ROBERT FULTON. - Although Fulton is best known as the inventor of the first successful steamboat, yet his claims
to distioction do not rest alone upon that, for he was an inventor along other lines, a painter and an author.
He was born at Little Britain, Lancaster county, Pennsylvania, in 1765, of Scotch Irish ancestry. At the age of
seventeen he removed to Philadelphia, and there and in New York engaged in miniature painting with success both
from a pecuniary and artistic point of view. With the rosults of his labors he purchased a farm for the support
of his mother. He went to London and studied under the great painter, Benjamin West, and all through life retained
his fondness for art and gave evidence of much ability in that line. While in England he was brought in contact
with the Duke of Bridgewater, the father of the English canal system; Lord Stanhope, an eminent mechanican, and
James Watt, the inventor of the steam engine. Their influence turned his mind to its true field of labor, that
of mechanical invention. Machines for flax spinning, marble sawing, rope making, and for removing earth from excavations,
are among his earliest ventures. His "Treatise on the Improvement of Canal Navigation," issued in 1796,
and a series of essays on canals were soon followed by an English patent for canal improvements. In 1797 he went
to Paris, where he resided until 1806, and there invented a submarine torpedo boat for maritime defense, but which
was rejected by the governments of France, England and the United States. In 1803 he offered to construct for the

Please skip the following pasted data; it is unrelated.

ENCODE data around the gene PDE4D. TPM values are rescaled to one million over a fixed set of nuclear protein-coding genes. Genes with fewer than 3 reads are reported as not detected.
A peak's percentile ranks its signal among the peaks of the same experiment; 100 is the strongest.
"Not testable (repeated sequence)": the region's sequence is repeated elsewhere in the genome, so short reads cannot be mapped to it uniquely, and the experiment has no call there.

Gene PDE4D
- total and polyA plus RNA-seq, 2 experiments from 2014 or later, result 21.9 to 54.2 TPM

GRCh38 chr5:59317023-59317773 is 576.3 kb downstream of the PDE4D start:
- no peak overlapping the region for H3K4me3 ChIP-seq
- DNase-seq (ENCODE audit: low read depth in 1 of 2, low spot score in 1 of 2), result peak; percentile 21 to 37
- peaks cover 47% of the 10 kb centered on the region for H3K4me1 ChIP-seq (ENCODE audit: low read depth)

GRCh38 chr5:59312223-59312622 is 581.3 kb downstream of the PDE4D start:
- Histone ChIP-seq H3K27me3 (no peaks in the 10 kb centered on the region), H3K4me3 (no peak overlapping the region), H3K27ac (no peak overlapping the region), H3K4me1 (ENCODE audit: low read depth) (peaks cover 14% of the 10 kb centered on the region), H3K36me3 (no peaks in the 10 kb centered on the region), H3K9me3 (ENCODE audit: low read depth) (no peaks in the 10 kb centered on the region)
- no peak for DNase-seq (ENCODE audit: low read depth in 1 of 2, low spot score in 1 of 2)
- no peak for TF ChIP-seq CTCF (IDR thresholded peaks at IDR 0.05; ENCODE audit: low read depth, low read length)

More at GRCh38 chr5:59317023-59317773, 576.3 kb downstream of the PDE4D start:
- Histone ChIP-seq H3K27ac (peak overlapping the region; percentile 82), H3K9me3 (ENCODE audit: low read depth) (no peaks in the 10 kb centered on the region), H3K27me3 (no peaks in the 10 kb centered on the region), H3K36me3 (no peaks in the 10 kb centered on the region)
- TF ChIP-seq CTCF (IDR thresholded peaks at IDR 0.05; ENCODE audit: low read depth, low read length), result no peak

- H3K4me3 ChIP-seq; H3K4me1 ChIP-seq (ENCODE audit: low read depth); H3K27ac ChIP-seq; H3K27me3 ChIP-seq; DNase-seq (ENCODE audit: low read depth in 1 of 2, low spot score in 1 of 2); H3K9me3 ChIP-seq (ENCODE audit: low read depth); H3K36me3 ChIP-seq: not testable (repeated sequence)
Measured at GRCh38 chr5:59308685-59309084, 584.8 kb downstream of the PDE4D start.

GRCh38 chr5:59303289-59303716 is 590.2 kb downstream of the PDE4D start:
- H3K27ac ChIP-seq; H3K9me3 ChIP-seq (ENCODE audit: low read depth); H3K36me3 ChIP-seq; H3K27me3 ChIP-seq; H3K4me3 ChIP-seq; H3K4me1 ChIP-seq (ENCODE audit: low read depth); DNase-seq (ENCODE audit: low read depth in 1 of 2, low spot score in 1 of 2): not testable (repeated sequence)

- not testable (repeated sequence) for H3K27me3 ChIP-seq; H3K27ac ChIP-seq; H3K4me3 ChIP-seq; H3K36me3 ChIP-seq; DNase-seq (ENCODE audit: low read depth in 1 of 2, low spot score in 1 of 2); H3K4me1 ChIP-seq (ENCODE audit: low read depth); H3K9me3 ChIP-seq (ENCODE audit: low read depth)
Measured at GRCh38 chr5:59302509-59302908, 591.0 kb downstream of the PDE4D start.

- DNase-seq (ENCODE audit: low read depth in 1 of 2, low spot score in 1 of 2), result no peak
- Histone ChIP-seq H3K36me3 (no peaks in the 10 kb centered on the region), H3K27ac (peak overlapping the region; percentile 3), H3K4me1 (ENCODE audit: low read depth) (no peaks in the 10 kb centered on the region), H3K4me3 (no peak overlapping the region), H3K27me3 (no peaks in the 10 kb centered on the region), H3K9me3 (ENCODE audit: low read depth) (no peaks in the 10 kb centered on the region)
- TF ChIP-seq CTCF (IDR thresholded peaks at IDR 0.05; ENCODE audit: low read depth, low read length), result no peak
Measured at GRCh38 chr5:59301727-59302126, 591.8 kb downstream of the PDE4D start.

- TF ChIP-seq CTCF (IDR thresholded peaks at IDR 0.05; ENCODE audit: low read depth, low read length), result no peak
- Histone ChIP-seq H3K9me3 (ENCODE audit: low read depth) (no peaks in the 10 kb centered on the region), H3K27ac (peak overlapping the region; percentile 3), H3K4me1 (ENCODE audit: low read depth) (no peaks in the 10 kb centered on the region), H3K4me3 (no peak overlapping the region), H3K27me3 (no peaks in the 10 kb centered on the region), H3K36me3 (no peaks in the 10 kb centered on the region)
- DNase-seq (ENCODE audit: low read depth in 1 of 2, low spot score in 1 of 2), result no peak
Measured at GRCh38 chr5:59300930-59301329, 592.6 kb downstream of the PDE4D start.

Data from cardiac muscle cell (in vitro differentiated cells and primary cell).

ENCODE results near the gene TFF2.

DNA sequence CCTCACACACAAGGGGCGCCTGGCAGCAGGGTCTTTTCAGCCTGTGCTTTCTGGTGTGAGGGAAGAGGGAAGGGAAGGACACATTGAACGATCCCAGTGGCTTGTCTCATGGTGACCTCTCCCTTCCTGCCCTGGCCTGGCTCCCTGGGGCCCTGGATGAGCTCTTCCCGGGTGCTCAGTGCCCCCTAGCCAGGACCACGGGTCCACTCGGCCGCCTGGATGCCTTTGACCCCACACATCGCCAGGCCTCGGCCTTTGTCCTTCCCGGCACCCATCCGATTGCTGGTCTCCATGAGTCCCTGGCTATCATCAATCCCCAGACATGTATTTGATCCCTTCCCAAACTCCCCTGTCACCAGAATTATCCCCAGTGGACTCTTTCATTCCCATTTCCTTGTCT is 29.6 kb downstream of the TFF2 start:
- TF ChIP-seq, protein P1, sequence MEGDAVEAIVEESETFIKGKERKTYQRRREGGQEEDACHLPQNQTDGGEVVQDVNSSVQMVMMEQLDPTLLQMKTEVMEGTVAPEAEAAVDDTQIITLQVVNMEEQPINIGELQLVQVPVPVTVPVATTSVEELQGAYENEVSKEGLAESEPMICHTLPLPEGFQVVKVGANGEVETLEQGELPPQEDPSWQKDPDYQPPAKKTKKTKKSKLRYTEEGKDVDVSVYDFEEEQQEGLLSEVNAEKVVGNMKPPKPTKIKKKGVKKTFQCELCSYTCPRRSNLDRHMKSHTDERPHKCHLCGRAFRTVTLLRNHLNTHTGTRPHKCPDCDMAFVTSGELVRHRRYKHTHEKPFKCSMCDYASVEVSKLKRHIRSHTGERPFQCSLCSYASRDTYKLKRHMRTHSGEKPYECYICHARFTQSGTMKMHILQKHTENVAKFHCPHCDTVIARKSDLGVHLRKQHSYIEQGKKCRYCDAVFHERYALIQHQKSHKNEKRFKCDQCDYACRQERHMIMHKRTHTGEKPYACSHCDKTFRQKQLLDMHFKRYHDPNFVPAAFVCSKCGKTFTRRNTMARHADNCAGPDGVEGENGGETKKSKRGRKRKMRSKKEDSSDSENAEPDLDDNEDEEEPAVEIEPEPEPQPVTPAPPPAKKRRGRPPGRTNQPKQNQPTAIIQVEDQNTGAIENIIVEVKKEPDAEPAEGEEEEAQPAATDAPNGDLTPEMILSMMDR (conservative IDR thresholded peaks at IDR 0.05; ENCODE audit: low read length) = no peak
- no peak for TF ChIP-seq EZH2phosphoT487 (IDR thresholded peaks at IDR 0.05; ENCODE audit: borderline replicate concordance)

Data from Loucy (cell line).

Emperor Napoleon a steamboat that would assist in carrying out the plan of invading Great Britain then meditated
by that great captain. In pursuance he constructed his first steamboat on the Seine, but it did not prove a full
success and the idea was abandoned by the French government. By the aid of Livingston, then United States minister
to France, Fulton purchased, in 1806, an engine which he brought to this country. After studying the defects of
his own and other attempts in this line he built and launched in 1807 the Clermont, the first successful steamboat.
This craft only attained a speed of five miles an hour while going up North river. His first patent not fully covering
his invention, Fulton was engaged in many law suits for infringement. He constructed many steamboats, ferryboats,
etc., among these being the United States steamer "Fulton the First," built in 1814, the first war steamer
ever built. This craft never attained any great speed owing to some defects in construction and accidentally blew
up in 1829. Fulton died in New York, February 21, 1815.
A Biographical Record
Of Schuyler County, New York
The S. J. Clarke Publishing Company
New York and Chicago 1903.
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